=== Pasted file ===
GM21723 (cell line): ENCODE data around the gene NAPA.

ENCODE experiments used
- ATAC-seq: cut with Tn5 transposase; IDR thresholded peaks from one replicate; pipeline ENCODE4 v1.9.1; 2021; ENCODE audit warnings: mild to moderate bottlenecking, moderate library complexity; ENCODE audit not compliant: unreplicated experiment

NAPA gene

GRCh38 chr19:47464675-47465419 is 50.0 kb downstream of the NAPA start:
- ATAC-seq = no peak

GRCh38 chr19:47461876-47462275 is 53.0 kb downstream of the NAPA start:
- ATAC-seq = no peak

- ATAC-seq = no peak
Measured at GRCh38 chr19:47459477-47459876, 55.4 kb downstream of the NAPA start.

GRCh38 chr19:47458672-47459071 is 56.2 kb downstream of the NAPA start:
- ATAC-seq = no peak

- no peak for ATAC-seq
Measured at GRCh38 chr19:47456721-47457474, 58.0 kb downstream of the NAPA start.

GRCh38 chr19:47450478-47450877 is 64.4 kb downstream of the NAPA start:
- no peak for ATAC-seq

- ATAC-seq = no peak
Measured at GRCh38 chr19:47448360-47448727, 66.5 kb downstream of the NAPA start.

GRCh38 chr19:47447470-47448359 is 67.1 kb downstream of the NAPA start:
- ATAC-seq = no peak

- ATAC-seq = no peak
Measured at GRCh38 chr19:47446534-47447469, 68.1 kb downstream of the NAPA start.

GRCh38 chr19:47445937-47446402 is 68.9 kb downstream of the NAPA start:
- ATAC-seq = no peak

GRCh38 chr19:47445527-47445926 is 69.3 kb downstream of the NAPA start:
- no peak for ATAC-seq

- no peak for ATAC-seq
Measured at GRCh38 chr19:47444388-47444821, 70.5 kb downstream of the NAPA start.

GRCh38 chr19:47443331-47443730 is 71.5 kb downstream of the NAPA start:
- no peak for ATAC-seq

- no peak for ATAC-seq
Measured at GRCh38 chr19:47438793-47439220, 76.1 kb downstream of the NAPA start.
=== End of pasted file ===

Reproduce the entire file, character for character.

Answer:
GM21723 (cell line): ENCODE data around the gene NAPA.

ENCODE experiments used
- ATAC-seq: cut with Tn5 transposase; IDR thresholded peaks from one replicate; pipeline ENCODE4 v1.9.1; 2021; ENCODE audit warnings: mild to moderate bottlenecking, moderate library complexity; ENCODE audit not compliant: unreplicated experiment

NAPA gene

GRCh38 chr19:47464675-47465419 is 50.0 kb downstream of the NAPA start:
- ATAC-seq = no peak

GRCh38 chr19:47461876-47462275 is 53.0 kb downstream of the NAPA start:
- ATAC-seq = no peak

- ATAC-seq = no peak
Measured at GRCh38 chr19:47459477-47459876, 55.4 kb downstream of the NAPA start.

GRCh38 chr19:47458672-47459071 is 56.2 kb downstream of the NAPA start:
- ATAC-seq = no peak

- no peak for ATAC-seq
Measured at GRCh38 chr19:47456721-47457474, 58.0 kb downstream of the NAPA start.

GRCh38 chr19:47450478-47450877 is 64.4 kb downstream of the NAPA start:
- no peak for ATAC-seq

- ATAC-seq = no peak
Measured at GRCh38 chr19:47448360-47448727, 66.5 kb downstream of the NAPA start.

GRCh38 chr19:47447470-47448359 is 67.1 kb downstream of the NAPA start:
- ATAC-seq = no peak

- ATAC-seq = no peak
Measured at GRCh38 chr19:47446534-47447469, 68.1 kb downstream of the NAPA start.

GRCh38 chr19:47445937-47446402 is 68.9 kb downstream of the NAPA start:
- ATAC-seq = no peak

GRCh38 chr19:47445527-47445926 is 69.3 kb downstream of the NAPA start:
- no peak for ATAC-seq

- no peak for ATAC-seq
Measured at GRCh38 chr19:47444388-47444821, 70.5 kb downstream of the NAPA start.

GRCh38 chr19:47443331-47443730 is 71.5 kb downstream of the NAPA start:
- no peak for ATAC-seq

- no peak for ATAC-seq
Measured at GRCh38 chr19:47438793-47439220, 76.1 kb downstream of the NAPA start.